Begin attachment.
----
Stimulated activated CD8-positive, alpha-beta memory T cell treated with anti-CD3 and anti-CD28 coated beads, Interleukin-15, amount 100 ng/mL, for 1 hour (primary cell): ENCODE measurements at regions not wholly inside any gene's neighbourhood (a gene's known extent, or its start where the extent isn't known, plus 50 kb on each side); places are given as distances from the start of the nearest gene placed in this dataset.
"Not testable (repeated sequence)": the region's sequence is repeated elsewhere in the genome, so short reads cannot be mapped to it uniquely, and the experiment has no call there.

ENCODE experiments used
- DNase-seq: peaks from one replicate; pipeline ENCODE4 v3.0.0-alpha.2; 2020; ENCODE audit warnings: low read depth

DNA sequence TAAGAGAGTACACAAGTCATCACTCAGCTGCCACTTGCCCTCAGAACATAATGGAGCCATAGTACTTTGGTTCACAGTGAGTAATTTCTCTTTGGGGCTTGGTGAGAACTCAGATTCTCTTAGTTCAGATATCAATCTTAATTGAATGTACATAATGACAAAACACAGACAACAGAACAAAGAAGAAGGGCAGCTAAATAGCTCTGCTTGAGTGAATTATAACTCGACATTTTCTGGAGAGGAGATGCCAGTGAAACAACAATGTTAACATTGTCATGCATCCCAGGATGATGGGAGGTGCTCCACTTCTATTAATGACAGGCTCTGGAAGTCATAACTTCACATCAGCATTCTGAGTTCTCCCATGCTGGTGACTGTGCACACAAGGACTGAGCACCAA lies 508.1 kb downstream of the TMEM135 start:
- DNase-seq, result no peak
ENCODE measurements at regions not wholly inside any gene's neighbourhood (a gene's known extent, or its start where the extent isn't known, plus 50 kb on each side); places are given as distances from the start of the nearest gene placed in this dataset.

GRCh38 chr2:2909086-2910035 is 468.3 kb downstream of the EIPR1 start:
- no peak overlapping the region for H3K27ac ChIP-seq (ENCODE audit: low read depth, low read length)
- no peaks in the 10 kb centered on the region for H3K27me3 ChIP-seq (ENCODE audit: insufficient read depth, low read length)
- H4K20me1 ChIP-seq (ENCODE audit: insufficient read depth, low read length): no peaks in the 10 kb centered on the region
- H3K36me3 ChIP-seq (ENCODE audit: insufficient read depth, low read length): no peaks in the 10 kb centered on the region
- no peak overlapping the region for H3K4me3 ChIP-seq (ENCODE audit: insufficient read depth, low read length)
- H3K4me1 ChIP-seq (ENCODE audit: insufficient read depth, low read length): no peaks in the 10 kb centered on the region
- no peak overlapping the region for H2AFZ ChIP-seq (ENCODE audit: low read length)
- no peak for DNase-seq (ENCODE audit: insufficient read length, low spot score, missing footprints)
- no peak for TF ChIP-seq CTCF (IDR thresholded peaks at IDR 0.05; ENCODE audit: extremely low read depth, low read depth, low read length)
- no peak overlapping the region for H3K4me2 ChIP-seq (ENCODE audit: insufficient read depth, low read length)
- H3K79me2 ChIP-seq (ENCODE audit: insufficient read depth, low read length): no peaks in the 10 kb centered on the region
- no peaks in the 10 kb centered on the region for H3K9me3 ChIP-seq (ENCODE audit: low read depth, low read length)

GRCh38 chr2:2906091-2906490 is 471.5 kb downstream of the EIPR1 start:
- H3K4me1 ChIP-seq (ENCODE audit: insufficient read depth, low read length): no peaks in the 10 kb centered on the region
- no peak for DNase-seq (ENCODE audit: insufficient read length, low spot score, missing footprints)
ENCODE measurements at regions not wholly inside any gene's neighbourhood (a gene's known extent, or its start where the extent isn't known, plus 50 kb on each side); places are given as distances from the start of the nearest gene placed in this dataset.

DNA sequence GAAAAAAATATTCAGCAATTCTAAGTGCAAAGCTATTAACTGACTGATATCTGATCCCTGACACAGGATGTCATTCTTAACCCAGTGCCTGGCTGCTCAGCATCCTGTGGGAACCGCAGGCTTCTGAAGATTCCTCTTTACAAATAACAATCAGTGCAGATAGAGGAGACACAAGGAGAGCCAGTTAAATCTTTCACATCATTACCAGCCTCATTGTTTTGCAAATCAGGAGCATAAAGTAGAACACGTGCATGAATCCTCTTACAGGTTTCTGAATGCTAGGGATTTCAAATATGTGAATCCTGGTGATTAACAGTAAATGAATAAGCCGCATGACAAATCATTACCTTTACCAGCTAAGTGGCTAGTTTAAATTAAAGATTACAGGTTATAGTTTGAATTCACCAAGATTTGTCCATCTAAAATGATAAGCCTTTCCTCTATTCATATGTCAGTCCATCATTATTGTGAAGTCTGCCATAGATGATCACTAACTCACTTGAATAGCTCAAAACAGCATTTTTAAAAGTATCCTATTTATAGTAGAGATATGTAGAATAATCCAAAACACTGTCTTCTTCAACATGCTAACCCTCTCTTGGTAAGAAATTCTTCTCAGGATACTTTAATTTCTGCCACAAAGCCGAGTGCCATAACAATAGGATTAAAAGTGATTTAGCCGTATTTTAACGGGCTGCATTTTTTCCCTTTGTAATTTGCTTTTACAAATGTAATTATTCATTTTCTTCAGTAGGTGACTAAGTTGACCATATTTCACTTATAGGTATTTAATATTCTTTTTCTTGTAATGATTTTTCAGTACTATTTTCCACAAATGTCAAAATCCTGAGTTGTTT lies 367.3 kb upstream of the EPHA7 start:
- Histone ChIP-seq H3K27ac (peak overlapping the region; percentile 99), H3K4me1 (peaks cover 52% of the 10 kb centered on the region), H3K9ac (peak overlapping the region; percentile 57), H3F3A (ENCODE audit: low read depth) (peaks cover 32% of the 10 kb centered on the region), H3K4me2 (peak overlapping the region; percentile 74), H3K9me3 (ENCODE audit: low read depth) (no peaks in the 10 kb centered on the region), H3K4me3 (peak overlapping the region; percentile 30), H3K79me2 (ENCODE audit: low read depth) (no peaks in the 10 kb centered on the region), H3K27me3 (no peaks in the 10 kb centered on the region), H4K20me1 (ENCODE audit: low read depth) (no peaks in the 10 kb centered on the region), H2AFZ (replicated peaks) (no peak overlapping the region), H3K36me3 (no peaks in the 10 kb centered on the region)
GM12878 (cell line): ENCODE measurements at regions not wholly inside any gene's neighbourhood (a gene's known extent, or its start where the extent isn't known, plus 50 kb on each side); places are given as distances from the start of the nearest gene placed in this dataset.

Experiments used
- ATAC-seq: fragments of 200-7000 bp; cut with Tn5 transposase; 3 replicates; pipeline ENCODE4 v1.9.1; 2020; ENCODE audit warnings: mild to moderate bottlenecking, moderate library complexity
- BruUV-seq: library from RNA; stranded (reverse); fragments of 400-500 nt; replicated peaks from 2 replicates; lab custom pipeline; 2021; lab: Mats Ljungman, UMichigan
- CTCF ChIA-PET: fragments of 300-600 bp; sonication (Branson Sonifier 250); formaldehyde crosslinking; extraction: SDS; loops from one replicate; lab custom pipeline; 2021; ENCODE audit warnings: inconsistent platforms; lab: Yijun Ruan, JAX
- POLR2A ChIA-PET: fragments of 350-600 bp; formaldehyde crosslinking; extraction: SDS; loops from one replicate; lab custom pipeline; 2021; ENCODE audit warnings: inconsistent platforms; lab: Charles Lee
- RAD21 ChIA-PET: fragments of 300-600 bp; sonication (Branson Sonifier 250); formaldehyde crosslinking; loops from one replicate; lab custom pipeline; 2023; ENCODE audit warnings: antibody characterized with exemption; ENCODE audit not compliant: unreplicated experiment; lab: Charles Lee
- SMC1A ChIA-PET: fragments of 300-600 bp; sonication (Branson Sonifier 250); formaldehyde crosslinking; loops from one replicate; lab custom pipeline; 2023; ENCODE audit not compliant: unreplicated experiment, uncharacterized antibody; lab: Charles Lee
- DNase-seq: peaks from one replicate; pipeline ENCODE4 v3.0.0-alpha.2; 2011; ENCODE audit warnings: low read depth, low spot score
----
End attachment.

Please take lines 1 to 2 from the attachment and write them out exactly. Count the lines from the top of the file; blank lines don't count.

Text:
Stimulated activated CD8-positive, alpha-beta memory T cell treated with anti-CD3 and anti-CD28 coated beads, Interleukin-15, amount 100 ng/mL, for 1 hour (primary cell): ENCODE measurements at regions not wholly inside any gene's neighbourhood (a gene's known extent, or its start where the extent isn't known, plus 50 kb on each side); places are given as distances from the start of the nearest gene placed in this dataset.
"Not testable (repeated sequence)": the region's sequence is repeated elsewhere in the genome, so short reads cannot be mapped to it uniquely, and the experiment has no call there.